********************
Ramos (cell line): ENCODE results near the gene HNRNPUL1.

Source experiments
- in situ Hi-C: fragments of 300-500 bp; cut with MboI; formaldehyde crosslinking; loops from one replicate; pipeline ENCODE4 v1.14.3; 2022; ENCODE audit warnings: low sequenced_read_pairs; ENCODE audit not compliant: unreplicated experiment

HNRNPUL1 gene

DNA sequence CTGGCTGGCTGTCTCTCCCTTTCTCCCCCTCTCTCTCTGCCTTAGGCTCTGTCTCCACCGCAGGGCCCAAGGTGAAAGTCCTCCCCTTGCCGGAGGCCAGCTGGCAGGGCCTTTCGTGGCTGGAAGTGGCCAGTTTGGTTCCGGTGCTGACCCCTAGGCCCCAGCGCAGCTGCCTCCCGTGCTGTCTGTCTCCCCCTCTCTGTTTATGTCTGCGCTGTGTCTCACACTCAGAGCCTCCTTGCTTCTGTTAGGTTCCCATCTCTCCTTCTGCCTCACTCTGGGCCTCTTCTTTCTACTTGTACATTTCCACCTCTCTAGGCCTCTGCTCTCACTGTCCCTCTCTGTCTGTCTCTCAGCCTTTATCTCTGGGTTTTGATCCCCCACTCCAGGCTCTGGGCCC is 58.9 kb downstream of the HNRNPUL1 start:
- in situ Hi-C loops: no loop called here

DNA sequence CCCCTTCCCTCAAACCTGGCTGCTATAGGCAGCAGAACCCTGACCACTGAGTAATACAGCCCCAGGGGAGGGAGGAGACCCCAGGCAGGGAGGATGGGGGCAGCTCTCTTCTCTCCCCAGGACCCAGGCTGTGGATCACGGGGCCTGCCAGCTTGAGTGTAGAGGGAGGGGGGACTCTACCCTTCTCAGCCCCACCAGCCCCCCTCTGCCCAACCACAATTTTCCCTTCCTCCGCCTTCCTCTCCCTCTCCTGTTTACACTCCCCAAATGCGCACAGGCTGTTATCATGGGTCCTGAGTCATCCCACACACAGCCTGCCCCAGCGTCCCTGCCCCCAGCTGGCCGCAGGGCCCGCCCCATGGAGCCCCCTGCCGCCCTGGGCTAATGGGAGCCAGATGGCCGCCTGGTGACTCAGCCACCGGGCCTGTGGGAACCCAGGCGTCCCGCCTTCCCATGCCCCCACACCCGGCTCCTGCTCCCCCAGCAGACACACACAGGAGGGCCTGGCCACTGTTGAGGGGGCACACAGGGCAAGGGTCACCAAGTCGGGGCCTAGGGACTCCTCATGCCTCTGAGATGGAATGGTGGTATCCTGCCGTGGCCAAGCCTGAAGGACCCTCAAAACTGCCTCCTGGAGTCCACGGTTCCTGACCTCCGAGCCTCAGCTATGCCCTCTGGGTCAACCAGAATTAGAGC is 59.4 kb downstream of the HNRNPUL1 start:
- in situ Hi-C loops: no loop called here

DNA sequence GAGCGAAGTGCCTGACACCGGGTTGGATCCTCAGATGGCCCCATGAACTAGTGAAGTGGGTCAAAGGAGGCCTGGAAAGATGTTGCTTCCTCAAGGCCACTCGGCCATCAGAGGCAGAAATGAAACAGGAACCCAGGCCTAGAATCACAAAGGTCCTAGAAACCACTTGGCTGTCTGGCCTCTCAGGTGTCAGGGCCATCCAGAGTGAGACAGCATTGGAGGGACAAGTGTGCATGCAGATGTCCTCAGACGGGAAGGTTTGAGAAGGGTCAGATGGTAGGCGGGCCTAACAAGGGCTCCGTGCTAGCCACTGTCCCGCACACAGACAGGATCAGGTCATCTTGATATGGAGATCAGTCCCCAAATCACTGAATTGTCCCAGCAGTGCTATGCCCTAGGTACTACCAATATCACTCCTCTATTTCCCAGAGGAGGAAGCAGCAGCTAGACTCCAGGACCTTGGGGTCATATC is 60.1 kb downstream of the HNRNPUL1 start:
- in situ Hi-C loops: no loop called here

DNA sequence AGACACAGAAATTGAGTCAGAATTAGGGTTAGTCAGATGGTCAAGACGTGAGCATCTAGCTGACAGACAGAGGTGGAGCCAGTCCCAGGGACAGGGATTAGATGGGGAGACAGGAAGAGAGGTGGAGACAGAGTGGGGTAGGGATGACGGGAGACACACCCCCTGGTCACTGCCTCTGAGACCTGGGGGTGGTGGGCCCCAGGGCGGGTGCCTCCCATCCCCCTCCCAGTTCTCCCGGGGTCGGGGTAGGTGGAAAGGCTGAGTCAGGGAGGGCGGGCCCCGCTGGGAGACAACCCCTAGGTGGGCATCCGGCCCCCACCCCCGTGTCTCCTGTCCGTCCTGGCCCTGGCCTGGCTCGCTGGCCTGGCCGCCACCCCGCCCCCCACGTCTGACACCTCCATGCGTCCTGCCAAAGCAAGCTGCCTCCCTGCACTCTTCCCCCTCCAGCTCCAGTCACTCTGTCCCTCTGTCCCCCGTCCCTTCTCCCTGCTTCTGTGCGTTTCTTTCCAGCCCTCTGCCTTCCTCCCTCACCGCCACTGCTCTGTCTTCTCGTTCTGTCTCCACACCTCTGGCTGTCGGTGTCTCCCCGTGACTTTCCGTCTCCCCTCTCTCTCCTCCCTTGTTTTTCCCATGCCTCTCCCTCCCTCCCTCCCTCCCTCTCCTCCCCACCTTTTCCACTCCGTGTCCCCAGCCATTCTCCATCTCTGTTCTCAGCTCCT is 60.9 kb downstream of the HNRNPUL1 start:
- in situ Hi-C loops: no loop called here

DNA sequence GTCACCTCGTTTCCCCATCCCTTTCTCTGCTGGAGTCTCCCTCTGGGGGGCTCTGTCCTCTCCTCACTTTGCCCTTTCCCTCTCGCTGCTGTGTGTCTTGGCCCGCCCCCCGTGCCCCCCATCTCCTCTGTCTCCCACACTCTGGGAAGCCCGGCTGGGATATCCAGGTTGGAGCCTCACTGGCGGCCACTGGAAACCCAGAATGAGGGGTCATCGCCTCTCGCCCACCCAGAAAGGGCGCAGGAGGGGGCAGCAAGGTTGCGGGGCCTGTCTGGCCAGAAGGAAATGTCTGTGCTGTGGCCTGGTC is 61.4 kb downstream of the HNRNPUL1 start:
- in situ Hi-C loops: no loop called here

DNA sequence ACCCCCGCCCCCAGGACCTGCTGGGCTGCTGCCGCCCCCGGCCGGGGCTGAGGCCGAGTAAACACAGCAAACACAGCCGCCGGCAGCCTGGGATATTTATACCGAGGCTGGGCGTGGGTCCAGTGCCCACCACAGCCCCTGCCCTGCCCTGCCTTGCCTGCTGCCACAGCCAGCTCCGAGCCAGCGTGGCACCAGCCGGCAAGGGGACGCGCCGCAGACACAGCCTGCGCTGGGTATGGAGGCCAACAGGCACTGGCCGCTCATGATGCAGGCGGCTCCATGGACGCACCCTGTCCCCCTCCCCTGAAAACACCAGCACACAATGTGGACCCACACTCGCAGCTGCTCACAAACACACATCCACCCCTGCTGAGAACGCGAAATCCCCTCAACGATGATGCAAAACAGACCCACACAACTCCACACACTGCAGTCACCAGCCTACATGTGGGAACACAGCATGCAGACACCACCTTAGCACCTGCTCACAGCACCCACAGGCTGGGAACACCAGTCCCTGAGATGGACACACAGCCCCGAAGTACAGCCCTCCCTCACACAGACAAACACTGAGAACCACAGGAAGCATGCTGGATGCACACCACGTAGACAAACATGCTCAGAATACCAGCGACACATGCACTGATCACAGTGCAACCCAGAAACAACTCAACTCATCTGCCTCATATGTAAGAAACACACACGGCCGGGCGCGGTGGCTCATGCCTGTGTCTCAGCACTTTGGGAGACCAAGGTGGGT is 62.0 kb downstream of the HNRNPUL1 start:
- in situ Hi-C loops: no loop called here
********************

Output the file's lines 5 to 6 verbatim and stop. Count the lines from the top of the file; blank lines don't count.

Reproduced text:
DNA sequence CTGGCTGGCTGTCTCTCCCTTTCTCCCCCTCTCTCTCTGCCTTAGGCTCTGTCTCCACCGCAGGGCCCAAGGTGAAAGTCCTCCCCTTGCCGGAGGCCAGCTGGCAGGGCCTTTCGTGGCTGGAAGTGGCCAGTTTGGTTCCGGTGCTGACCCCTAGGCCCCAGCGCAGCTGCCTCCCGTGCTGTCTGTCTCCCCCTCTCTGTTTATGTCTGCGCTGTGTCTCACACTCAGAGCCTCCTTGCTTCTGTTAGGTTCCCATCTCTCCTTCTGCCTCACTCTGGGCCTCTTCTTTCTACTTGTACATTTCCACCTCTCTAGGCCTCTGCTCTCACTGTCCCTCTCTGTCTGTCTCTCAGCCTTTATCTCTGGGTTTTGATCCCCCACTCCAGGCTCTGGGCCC is 58.9 kb downstream of the HNRNPUL1 start:
- in situ Hi-C loops: no loop called here